It is Jesus to whom we are indebted for the thought that lies behind the well-known saying, “The spirit is willing, but the flesh is weak” (Matthew 26:41). Jesus’ exact words, spoken in Aramaic, were translated into Greek by the writers of the New Testament and from there into many other languages. It is to William Tyndale, via the King James Version, that we owe our gratitude for this phrasing in English, which is as memorable as it is apt.
It is then perfectly appropriate that we begin our foray into the myriad uses of this expression in the popular press with an example that relates to translation. “We know it’s an old one, but we liked [former Secretary of State for Scotland Sir Malcolm Rifkind] recalling the British minister speaking in Moscow at the height of the Cold War who declared in a speech: The spirit is willing, but the flesh is weak. He was surprised to see the speech translated into Russian as: We have lots of vodka, but we’re rather short of meat” (so The Herald of Glasgow, among other newspapers).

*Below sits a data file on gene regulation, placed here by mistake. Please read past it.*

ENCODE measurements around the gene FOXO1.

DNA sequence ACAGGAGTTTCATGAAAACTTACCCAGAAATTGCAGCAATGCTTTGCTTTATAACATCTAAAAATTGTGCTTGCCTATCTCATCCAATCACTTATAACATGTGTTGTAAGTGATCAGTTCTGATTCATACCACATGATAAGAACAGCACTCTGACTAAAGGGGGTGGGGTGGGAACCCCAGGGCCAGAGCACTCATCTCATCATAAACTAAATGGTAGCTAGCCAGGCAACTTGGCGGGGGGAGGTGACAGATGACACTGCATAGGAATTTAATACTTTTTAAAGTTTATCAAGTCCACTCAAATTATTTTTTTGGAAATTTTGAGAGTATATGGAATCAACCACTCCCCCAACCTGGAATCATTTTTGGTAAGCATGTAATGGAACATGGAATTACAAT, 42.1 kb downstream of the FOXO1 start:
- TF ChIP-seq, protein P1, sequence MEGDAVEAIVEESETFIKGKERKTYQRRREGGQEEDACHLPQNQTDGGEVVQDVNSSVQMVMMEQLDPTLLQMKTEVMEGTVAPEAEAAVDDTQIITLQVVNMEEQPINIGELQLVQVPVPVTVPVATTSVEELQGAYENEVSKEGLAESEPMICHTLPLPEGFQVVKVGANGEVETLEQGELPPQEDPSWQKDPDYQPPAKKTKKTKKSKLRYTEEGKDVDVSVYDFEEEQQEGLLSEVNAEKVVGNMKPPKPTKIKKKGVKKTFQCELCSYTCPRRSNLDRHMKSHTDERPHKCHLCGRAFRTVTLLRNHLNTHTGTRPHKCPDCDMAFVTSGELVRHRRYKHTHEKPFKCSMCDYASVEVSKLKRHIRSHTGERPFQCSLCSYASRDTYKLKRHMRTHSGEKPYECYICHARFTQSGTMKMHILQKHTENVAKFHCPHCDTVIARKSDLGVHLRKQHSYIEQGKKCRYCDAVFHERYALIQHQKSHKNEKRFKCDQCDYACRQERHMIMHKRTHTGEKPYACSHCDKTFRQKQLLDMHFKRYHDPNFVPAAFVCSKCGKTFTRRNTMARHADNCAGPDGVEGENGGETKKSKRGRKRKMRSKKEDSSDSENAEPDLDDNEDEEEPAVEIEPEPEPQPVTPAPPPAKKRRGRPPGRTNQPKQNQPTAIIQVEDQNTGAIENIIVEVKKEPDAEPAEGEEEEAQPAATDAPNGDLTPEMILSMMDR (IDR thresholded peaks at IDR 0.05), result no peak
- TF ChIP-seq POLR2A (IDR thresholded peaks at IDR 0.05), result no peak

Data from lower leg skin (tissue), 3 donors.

This might be the moment for a digression of sorts, simply to note that an Irish newspaper (The Irish Times) lists “The spirit is willing, but the flesh is weak” as number 5 in its “A History of Ireland in 100 Excuses.”